It was a once-in-a-lifetime thing. Five Decembers ago, Bulldog Nation flocked to California via planes, trains and automobiles. Georgia was in the Rose Bowl for the second time ever. Bigger still, Georgia was in the College Football Playoff, a place it hadn’t been. No one knows how many IRAs and 529s were raided for the requisite funds, but sometimes money – and its source– is no object.

Flights from Hartsfield-Jackson to LAX – and SNA, the airport in Orange County, and ONT, out past Riverside – were gone in a flash. San Diego became a workaround, then San Francisco, then Vegas. Then this: fly into Albuquerque and journey the final 800 miles by wagon train. (Actually, rented SUVs.) But it was worth it. The Bulldogs’ biggest game since Jan. 1, 1983, was a classic. Georgia 54, Oklahoma 48. After two overtimes, no less.

It was a once-in-a-lifetime thing, the Rose Bowl of Jan. 1, 2018. Back then, UGA fans had no idea if that breakout season was but a blip. Indeed, the Bulldogs’ time in ecstasy lasted eight days – from the moment Sony Michel dashed through Oklahoma’s weary defense in the gathering dark at the foot of the San Gabriel Mountains to that rainy night in Georgia when Tua Tagovailoa threw long on second-and-26, also in OT.

Just like that, another “almost” attached itself to the program that led the world in that dubious category. Georgia came close to a second consecutive CFP run, but another Alabama backup – Jalen Hurts this time – undid them in an epic SEC championship game. The next year they were overwhelmed by LSU and Joe Burrow and his many receivers. The next year, the COVID year, they didn’t win the SEC East.

Headed into the 2021 season, the Rose Bowl experience had become a cherished memory. On that day, everything seemed possible for Kirby Smart and his Bulldogs. Georgia hadn’t collapsed – it went 31-7 over the subsequent three seasons – but it had come no closer to the ultimate prize. It had regressed.

Jake Fromm’s moment didn’t arrive. The promise of Justin Fields wasn’t tapped, at least until he left for points north. Jamie Newman didn’t play a down. J.T. Daniels couldn’t stay healthy. Somehow Smart, the manic recruiter, kept coming back to Stetson Bennett, a quarterback Georgia hadn’t offered a scholarship in 2017. It would in 2019, after Bennett spent time at a JUCO in Mississippi.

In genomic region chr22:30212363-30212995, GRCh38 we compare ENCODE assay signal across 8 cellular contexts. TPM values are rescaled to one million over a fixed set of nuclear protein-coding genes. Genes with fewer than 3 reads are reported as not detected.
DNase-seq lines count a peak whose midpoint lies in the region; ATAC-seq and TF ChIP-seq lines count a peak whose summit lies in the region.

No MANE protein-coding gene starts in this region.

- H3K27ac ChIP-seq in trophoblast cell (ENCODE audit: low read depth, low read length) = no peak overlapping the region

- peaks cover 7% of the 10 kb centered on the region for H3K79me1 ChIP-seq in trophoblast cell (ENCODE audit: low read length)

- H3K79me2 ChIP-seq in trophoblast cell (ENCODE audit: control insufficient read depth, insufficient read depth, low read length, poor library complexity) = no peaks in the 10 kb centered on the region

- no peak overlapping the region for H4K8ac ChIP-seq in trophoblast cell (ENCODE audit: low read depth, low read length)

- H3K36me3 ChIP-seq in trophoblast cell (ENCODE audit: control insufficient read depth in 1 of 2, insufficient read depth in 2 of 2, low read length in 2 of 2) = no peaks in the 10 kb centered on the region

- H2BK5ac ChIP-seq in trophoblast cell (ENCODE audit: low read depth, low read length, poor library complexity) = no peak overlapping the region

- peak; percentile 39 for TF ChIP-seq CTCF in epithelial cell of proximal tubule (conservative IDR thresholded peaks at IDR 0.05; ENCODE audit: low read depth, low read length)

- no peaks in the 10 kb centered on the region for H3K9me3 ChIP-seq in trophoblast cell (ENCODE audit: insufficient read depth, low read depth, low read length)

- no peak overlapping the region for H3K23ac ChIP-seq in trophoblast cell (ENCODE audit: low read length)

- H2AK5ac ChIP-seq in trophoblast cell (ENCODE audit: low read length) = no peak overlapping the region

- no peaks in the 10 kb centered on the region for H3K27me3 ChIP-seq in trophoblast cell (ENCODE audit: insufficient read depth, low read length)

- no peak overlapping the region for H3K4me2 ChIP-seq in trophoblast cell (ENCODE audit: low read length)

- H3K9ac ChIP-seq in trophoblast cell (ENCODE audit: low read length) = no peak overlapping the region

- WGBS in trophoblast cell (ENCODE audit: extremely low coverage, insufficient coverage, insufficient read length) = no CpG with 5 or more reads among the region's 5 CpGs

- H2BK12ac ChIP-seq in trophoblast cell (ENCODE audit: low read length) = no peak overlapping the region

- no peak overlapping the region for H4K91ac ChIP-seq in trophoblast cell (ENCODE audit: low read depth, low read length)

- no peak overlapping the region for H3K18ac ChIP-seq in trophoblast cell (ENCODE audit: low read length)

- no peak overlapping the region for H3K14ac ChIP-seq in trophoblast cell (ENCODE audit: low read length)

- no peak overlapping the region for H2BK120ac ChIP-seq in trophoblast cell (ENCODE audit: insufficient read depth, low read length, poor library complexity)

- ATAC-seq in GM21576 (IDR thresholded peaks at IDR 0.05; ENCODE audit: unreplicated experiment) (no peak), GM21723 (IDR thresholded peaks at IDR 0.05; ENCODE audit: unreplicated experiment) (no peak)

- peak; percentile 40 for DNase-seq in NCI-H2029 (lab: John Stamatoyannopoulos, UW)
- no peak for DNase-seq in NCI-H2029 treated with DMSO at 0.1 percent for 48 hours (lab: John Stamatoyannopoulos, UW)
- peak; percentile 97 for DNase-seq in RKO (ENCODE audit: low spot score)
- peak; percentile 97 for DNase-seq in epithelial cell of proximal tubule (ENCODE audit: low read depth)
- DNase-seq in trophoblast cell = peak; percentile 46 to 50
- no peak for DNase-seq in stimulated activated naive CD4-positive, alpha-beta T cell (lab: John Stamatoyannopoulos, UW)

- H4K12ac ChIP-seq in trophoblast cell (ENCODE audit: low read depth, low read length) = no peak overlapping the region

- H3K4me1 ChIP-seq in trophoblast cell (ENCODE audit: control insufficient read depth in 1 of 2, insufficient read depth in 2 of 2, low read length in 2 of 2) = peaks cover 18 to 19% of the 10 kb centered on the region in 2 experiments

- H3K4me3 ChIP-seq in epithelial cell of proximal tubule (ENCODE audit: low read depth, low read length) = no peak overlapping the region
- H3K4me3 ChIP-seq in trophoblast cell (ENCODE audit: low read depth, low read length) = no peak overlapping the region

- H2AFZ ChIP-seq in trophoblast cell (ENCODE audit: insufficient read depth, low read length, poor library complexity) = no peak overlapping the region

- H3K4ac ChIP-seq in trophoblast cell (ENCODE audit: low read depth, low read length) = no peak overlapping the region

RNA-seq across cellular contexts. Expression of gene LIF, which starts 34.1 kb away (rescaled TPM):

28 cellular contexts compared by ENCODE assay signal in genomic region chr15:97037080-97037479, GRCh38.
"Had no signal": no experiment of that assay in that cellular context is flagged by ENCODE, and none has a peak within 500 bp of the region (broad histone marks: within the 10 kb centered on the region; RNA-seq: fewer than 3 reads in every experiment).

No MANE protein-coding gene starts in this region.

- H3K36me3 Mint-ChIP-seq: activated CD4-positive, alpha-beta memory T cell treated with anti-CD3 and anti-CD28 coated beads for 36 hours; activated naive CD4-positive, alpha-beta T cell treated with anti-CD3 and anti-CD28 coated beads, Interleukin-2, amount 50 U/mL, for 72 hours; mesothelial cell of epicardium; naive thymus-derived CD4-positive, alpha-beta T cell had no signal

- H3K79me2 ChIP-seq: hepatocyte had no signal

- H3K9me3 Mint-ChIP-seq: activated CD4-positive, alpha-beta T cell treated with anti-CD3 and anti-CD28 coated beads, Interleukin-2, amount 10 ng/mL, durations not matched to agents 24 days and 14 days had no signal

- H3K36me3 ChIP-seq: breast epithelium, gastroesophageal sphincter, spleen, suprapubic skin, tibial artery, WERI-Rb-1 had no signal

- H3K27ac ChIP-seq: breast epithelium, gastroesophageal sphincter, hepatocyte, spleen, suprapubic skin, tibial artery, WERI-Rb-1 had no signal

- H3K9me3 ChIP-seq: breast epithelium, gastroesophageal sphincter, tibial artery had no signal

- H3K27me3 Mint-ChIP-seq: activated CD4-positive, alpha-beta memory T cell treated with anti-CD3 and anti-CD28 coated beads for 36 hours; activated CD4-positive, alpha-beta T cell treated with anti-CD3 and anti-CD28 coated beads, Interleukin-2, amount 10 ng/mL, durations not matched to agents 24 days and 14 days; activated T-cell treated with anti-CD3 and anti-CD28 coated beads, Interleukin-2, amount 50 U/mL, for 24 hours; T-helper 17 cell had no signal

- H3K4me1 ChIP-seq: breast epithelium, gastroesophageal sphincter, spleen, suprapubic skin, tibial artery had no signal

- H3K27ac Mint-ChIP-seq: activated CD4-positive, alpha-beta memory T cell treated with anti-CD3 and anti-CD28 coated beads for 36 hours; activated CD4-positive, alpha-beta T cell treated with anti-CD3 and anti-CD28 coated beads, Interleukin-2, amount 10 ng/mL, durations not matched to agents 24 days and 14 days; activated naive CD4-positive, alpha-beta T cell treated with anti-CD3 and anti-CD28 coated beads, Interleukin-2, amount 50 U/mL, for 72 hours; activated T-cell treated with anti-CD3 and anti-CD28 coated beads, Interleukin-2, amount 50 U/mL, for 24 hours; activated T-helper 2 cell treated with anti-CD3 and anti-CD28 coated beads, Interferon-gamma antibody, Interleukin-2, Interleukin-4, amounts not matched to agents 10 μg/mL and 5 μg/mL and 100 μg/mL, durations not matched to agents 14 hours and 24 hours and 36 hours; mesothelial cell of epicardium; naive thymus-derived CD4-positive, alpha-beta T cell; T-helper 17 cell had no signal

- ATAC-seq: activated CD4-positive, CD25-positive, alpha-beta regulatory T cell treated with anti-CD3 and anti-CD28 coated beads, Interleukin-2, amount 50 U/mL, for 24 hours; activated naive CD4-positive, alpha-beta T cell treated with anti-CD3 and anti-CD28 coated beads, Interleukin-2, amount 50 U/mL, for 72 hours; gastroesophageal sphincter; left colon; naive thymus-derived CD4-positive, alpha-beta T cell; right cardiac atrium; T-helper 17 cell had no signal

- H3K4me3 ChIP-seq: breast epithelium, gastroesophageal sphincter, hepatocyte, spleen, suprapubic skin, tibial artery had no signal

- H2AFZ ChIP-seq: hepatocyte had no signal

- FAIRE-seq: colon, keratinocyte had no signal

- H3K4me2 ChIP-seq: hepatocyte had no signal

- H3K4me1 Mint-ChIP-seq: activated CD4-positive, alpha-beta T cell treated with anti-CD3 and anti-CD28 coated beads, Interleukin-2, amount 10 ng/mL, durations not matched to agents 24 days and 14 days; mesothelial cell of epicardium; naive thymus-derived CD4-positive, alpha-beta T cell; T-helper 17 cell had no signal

Then it happened. Bennett, of all people, took Georgia back to the CFP. This time it beat Bama. Now – still with Bennett, a certified legend – it stands two games from a repeat. The logistics are flipped from January 2018. The semifinal will be played in Mercedes-Benz Stadium. The final is set for L.A., albeit a different part of L.A.

SoFi Stadum sits by the Forum, the Lakers’ former home in Inglewood. That’s not a bad thing. Getting to Pasadena on a working Monday is a bear. Should Georgia lose to Ohio State, it would also be a moot point. But the program that spent 40 years falling just short has reinvented itself: Smart’s Bulldogs rise to every moment. They trailed Alabama inside the final 10 minutes in the CFP final last January and won by 15. They’ve trailed in a second half once since.

Georgia keeps winning the games long-suffering fans feared it might never win again. Smart was hired for the express purpose of playing for championships. Challenge met: The Bulldogs are gracing their third playoff in six years. If they don’t win this time, they’ll be back soon enough. (The CFP expands in 2024. Had a 12-team field existed since 2017, Georgia would have made it six years running.)

For the Bulldogs and their many fans, there can be no more once-in-a-lifetime experiences. They’re one game from another pilgrimage to the City of Angels. They’re two games from back-to-back national titles. Alabama is playing Kansas State in a bowl of no consequence. Oh, and Nick Saban is 71.

Smart turned 47 two days before Christmas. This could go on a while. Heck, it already has.